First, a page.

With the traversal videos and ensuing author interviews, we attempted a first cut at an oral history of early electronic literature. This effort yielded several notable insights, such as Judy Malloy's description of online interactions with her audience during the composition of Uncle Roger, Shelley Jackson's acknowledgment that the origins of Patchwork Girl owe something to Avital Ronell as well as George Landow, John McDaid's description of Funhouse as an attempt to "write a novel no 20th-century novelist could write," and Bill Bly's revelation that his work on We Descend has continued beyond Storyspace into the Web and other environments.

This open-source, multimedia book, is funded by The National Endowment for the Humanities through a Start Up grant from the Office of Digital Humanities. The NEH support made it possible to work directly with the artists, develop the materials for this book, and create this book for open-source access. Without the assistance from the NEH, Pathfinders would not have been possible.

Many other individuals and organizations provided support for our research.

From the Creative Media & Digital Culture Program at Washington State University Vancouver: Madeleine Brookman served as Grigar's research assistant and was funded through fellowships and grants provided by Washington State University. She was responsible for final edits for and the management of all of the videos found in the book, the production of the Pathfinders trailer, and uploading, tagging and describing media for the book. We acknowledge the videography of Aaron Wintersong and early organization by Amalia Vacca, who served as Grigar's first research assistant and who helped to organize the traversals and interviews. Greg Philbrook provided tech support for most traversals and interviews. Will Luers, faculty member in the CMDC leading its digital publishing initiative, is responsible for the design and styling of this book.

From the English Department at the University of Wisconsin-Milwaukee: Brian Keilen and Rachael Sullivan, both doctoral students, worked with Moulthrop to catalog the raw video and audio files, construct first cuts of the traversal videos, and assemble static graphics. The Digital Humanities Laboratory in the Golda Meir Memorial Library at UWM provided work space and equipment for this effort. 

We thank the Electronic Literature Organization for its leadership in developing methods for evaluating quality of “digital” creative and critical works and its insights into cataloging its growing body of “digital” fiction, poetry, and other literary forms––activities from which this research grows. We owe special thanks to Dean Anne Balsamo of the New School of Public Engagement, who brought together the two incipient strains of this project, and to Noah Wardrip-Fruin of the University of California Santa Cruz, whose 2012 Media Systems Workshop set the scene for that crucial conversation. We appreciate the support of Tara McPherson, Erik Loyer, and others at the University of Southern California's Alliance for Networking Visual Culture for the development of the Scalar platform on which the book is built. We thank Matthew Kirschenbaum and the Maryland Institute for Technology in the Humanities at the University of Maryland College Park for sharing The Bly Collection with us for our project. We particularly recognize Grigar’s Electronic Literature Lab at Washington State University Vancouver, which provided access to her collection of computers and works, without which the project would not have been possible. We thank Mark Bernstein of Eastgate for taking the time to answer questions about publication dates and packaging, as well as giving us access to images needed for the book. We also thank the Modern Language Association for allowing us to exhibit our Pathfinders research at the 2014 conference in Chicago. Finally, we thank the four artists who provided their time and insights into their work. They all shared so much of their knowledge, history, insights, and time to this project. Literary history is better for it.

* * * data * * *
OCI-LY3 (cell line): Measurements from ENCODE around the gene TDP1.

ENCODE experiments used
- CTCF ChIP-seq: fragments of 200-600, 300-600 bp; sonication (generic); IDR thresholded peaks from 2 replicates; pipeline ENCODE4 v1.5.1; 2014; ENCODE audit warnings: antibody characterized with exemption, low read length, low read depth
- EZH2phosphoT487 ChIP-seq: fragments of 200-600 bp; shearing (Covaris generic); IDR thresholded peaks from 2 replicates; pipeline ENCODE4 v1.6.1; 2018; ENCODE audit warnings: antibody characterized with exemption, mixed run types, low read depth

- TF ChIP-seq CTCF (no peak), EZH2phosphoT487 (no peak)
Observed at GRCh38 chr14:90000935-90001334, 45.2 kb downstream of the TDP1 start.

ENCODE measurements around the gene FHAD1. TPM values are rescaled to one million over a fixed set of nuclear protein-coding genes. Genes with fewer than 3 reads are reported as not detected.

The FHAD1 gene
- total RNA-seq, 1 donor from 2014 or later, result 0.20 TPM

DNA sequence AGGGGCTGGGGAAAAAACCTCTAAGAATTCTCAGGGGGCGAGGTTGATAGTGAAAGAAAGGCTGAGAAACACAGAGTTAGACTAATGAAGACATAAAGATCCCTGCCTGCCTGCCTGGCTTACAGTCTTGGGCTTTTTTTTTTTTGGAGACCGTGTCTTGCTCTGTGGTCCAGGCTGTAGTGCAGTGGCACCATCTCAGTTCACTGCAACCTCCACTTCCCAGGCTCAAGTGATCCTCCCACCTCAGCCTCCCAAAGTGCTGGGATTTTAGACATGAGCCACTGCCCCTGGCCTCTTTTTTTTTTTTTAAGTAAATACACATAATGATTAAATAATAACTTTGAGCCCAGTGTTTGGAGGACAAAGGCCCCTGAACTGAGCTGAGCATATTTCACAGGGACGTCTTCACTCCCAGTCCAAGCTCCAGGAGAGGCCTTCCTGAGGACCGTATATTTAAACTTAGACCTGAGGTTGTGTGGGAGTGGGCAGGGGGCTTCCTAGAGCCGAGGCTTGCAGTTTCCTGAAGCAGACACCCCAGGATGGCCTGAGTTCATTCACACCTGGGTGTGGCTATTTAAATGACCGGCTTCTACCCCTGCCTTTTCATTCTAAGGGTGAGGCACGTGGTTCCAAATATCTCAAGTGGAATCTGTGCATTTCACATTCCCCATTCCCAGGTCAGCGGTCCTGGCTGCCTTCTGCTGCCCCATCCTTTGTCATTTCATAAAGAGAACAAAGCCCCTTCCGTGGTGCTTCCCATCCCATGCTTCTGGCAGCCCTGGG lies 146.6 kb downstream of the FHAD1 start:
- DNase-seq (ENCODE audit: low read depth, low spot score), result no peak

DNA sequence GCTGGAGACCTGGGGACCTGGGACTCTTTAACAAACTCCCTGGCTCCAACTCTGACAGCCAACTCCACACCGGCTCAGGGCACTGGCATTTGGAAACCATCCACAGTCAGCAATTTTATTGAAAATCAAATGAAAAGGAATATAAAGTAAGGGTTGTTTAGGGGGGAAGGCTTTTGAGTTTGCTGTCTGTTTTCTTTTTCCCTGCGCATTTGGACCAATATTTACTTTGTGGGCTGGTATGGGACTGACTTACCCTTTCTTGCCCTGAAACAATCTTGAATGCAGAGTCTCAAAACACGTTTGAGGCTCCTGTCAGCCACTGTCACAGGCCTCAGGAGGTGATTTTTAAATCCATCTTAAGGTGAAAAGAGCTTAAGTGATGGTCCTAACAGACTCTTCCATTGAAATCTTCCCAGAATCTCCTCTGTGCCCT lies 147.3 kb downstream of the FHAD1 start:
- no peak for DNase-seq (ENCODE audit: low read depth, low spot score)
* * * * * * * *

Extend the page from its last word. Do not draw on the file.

The development of this project is documented at the Pathfinders blog managed by Grigar. Also of note is the Pathfinders YouTube channel where rough cuts of videos were made available, early on, for scholars to use for their research and the curated Vimeo channel where all videos are now hosted.

The exhibit, mentioned previously, that showcased these authors and their works as well as contemporary expressions of experimental writing at the Modern Language Association's 2014 convention, is archived at Pathfinders: 25 Years of Experimental Literary Art. The exhibition ran from 9-11 January and was curated by Grigar and Moulthrop. Literary scholars were able to preview the videos and photos developed for the project and access some of works on Grigar's vintage computers, though it should be noted that three of the computers shipped to Chicago were destroyed en route to the exhibit. Though we mourn their loss, it represents exactly the calamity our work of preservation is meant to address.
Finally, we are already thinking ahead to an independent book project, Traversals, that further explores the uses of preservation for digital writing, and to the next version of Pathfinders that will include Moulthrop's Victory Garden, an afterword by Joseph Tabbi, and possibly transcriptions of the traversal videos for each artist. In a word, we see this project as one that will continue, adding artists and their works and capturing important information that needs to be documented for posterity.

Funders and Collaborators